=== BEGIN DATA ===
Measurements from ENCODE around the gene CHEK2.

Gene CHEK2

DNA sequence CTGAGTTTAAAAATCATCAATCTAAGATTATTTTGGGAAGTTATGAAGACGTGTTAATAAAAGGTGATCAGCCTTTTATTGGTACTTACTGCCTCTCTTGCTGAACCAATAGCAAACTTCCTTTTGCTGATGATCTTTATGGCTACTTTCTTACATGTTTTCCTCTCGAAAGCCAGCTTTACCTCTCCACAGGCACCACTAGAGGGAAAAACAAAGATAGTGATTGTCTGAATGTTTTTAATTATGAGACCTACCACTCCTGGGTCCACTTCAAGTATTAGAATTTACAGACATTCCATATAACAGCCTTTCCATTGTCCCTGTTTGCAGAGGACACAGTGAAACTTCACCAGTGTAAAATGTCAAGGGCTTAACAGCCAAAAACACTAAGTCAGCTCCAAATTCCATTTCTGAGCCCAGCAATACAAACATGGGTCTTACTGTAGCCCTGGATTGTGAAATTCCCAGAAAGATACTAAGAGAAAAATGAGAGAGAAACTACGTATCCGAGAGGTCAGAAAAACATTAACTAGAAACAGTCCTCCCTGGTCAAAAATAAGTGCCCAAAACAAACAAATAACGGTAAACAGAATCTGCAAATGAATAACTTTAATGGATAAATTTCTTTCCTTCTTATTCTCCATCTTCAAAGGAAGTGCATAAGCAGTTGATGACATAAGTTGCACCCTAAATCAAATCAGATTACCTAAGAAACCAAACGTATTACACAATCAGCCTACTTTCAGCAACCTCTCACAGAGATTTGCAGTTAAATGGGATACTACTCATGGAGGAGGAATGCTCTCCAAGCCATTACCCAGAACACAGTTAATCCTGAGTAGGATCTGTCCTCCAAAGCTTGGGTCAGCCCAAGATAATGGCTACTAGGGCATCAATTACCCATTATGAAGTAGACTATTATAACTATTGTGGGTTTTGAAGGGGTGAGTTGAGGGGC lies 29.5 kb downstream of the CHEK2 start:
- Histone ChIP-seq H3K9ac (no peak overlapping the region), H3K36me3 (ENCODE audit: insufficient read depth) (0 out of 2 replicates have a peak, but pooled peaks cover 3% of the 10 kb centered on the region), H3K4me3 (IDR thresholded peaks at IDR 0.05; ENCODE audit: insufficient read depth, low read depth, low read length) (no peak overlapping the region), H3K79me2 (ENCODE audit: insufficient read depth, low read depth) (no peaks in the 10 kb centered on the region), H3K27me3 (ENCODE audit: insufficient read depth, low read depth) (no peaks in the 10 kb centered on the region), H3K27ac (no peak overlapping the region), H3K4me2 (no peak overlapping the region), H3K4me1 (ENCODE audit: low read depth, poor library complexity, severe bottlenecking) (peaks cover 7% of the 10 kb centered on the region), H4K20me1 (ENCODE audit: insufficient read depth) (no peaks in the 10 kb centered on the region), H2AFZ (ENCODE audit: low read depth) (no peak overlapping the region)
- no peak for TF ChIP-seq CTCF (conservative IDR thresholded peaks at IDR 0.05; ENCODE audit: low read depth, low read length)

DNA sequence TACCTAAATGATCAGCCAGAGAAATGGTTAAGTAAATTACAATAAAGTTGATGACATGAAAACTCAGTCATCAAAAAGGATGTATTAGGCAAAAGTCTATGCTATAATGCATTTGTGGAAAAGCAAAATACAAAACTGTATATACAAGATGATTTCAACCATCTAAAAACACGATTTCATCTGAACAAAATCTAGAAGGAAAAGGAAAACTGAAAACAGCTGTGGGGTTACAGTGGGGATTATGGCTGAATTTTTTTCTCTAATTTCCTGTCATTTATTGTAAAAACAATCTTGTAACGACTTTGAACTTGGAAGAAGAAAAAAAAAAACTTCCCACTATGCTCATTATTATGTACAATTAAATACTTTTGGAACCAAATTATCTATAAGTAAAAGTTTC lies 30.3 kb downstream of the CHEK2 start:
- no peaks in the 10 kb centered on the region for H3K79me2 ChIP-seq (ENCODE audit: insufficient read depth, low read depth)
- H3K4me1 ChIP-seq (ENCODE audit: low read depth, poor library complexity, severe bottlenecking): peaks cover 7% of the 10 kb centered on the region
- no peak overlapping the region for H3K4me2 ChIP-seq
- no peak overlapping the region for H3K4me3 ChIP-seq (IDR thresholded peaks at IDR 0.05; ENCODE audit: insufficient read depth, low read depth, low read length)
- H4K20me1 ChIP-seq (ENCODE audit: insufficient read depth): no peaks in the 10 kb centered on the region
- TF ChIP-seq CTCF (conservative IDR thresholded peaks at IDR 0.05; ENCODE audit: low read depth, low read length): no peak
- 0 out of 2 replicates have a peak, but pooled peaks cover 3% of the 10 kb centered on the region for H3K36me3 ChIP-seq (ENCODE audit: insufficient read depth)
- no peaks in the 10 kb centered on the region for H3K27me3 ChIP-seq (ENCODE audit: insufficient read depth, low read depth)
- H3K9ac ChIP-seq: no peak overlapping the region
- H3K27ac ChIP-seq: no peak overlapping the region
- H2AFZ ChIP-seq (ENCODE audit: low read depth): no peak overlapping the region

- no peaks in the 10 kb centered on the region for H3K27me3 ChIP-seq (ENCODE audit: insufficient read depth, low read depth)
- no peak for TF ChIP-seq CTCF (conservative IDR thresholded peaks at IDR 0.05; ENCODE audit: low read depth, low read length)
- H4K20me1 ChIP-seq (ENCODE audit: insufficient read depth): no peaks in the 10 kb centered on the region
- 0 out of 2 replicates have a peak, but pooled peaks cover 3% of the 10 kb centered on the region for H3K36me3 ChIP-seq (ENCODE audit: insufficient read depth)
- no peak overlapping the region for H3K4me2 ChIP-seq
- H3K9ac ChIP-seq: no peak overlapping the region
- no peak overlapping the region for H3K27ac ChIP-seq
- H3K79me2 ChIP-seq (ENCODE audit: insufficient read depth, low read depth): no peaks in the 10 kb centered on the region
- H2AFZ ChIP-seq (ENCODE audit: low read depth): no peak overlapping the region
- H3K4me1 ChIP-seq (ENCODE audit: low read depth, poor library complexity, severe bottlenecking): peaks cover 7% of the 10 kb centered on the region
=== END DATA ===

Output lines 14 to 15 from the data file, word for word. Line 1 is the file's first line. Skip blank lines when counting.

- no peaks in the 10 kb centered on the region for H3K27me3 ChIP-seq (ENCODE audit: insufficient read depth, low read depth)
- H3K9ac ChIP-seq: no peak overlapping the region